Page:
Coastal Commission Opposes ‘Port Plan’ Bill

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The California Coastal Commission voted April 12 to oppose Assembly Bill 1196, which proposes to establish Newport Harbor as a “port” and authorize the city to apply for a Port Master Plan.

The CCC voted 9-3, with commissioners Erik Howell, Ryan Sundberg and Roberto Uranga dissenting.

The bill could still pass in Sacramento, but the CCC’s vote is weighty opposition.

Coastal Legislative Director Sarah Christie explained staff’s position.

“The problem is, quite simply and sort of obviously, is that the city of Newport Beach’s municipal harbor is not a port,” Christie said, causing some audience members to laugh.

They are concerned about the precedent it would set and that it’s a “dramatic seeding of the Commission’s authority,” she said.

Also, they are state tidelands and it’s appropriate for the state to maintain oversight of them, she added. There isn’t a high demand for dock work projects, or a lot of appeals currently, Christie explained.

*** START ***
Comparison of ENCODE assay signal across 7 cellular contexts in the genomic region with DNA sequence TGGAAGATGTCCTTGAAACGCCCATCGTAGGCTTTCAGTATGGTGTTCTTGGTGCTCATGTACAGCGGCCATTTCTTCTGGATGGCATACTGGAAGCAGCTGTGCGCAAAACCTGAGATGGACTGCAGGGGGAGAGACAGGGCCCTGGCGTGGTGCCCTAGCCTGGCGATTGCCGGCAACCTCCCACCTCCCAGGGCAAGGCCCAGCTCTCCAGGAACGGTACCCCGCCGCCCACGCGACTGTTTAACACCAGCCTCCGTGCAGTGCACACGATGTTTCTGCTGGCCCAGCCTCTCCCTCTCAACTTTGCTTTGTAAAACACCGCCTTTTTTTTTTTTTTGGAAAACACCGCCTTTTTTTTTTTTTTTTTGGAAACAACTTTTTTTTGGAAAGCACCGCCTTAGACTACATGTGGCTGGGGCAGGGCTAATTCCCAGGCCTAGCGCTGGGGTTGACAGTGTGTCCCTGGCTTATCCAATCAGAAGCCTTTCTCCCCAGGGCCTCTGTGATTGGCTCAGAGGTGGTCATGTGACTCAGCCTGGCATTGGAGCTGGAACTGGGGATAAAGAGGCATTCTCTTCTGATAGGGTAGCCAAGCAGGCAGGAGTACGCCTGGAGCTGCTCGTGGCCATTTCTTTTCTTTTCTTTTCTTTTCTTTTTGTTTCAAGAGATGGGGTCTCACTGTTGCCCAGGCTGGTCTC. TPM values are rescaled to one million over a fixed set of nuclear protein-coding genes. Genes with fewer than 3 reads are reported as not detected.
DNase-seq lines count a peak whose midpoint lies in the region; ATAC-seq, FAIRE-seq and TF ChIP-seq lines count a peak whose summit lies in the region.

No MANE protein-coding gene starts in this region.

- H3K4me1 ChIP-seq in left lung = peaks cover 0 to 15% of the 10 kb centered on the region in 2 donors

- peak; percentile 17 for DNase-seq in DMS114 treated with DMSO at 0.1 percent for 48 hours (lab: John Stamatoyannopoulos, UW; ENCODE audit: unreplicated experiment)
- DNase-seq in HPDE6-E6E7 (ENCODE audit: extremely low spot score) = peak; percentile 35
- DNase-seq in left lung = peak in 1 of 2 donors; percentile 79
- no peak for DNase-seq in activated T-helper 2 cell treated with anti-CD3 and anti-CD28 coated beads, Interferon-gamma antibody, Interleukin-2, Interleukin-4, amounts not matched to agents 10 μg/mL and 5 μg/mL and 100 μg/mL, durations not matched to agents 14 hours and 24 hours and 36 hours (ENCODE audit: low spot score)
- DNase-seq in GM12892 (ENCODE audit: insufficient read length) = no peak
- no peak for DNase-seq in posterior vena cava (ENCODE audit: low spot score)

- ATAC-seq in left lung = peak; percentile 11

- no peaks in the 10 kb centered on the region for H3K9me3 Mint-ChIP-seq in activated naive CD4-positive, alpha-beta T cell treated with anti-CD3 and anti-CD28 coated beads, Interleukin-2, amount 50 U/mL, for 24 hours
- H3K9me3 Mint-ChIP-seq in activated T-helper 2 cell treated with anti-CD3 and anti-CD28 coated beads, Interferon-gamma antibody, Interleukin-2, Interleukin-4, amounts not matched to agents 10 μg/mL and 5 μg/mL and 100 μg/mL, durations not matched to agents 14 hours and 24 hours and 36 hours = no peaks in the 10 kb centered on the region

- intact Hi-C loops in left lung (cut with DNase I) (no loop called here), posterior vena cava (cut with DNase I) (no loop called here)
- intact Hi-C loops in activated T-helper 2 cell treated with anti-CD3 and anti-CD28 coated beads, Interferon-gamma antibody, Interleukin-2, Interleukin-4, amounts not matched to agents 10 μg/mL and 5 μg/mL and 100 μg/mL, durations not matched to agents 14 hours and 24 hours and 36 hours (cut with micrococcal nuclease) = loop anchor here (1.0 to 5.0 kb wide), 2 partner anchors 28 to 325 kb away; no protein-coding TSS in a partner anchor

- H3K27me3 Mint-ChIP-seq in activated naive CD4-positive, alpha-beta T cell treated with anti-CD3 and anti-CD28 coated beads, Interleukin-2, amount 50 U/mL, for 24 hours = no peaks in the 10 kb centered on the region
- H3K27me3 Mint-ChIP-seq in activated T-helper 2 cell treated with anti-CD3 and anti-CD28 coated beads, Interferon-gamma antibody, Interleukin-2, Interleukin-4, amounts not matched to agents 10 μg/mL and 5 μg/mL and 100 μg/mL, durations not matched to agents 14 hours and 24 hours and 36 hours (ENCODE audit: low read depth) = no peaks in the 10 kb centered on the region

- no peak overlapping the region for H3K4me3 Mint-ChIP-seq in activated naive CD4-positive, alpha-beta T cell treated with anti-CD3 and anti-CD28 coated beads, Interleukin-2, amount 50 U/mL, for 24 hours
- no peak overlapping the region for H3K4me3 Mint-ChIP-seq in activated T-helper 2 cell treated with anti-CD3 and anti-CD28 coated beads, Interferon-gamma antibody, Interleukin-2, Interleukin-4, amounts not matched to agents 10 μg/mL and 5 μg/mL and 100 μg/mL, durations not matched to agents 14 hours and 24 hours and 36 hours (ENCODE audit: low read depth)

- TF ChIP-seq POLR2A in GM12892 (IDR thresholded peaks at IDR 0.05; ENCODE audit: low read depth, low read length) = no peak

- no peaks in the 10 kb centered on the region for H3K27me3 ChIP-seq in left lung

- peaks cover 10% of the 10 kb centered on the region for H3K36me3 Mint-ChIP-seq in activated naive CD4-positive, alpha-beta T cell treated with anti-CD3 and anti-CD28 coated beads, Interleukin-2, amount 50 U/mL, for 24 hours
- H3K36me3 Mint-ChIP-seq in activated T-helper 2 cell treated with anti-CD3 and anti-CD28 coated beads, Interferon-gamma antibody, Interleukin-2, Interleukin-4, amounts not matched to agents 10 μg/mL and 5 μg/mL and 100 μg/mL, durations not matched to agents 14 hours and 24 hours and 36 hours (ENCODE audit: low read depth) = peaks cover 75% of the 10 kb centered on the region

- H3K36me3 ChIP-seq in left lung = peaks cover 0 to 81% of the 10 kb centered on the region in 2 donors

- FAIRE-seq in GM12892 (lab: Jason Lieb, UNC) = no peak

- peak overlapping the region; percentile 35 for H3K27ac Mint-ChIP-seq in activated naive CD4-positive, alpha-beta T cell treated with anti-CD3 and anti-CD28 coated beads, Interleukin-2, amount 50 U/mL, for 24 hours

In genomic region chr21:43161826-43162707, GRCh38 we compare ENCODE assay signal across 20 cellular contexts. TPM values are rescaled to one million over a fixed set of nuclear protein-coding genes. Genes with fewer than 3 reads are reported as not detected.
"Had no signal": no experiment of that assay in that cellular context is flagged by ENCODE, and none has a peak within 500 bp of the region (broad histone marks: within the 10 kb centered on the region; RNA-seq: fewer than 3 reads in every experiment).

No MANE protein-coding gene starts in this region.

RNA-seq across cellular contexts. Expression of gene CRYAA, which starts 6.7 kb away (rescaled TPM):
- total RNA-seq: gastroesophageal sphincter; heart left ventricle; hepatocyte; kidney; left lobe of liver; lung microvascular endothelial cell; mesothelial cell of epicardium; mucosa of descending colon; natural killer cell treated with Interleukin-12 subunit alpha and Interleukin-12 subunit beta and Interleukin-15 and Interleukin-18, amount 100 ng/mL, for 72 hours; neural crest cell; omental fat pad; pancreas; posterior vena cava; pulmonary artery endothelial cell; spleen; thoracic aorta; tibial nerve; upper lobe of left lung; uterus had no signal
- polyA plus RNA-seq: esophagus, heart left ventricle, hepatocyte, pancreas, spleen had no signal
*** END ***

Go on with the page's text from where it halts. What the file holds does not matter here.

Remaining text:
It doesn’t make a great deal of sense for Newport Beach to have a PMP, she stated.

Christie said while the general desire for a local government to take over control of activities in state waters is understandable, it’s outside the bounds of the state and local balance set forth by the California Coastal Act.

In chapter eight of the Coastal Act, PMPs allow designated communities to have, essentially, an “LCP on water,” as some officials have called it. The bill, sponsored by Assemblyman Matthew Harper, proposes adding Newport Beach to that list of communities.

On March 27, Newport Beach City Council approved a professional services agreement not to exceed the amount of $120,000 with Schmitz and Associates, including work with Henschel Government Affairs, as part of the effort to authorize the city to develop and file a Port Master Plan.

Don Schmitz, a longtime CCC consultant to the city, and Councilman Scott Peotter attended the Coastal Commission meeting in Redondo Beach to make a case in support of the Port Plan effort.

They asked for 30 days to address and respond to some of the concerns raised by Christie.

A PMP would help deal more efficiently with a number of issues and projects needed in the harbor, Peotter argued.

There are other mechanisms to improve efficiency, CCC Executive Director Jack Ainsworth noted, like a Public Works Plan.

Christie first raised CCC staff’s concerns in February. Several staff and commissioners expressed disappointment that the city didn’t communicate better with the CCC on the issue.

Several staff and commissioners called it a “bad bill.”

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